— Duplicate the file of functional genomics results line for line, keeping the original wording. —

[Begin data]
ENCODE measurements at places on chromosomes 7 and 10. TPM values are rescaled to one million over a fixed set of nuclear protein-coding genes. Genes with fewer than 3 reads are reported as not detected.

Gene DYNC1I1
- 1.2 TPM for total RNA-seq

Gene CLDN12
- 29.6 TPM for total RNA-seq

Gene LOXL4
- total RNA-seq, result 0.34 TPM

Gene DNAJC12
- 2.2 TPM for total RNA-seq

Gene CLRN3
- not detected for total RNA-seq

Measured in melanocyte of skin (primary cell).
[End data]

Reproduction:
ENCODE measurements at places on chromosomes 7 and 10. TPM values are rescaled to one million over a fixed set of nuclear protein-coding genes. Genes with fewer than 3 reads are reported as not detected.

Gene DYNC1I1
- 1.2 TPM for total RNA-seq

Gene CLDN12
- 29.6 TPM for total RNA-seq

Gene LOXL4
- total RNA-seq, result 0.34 TPM

Gene DNAJC12
- 2.2 TPM for total RNA-seq

Gene CLRN3
- not detected for total RNA-seq

Measured in melanocyte of skin (primary cell).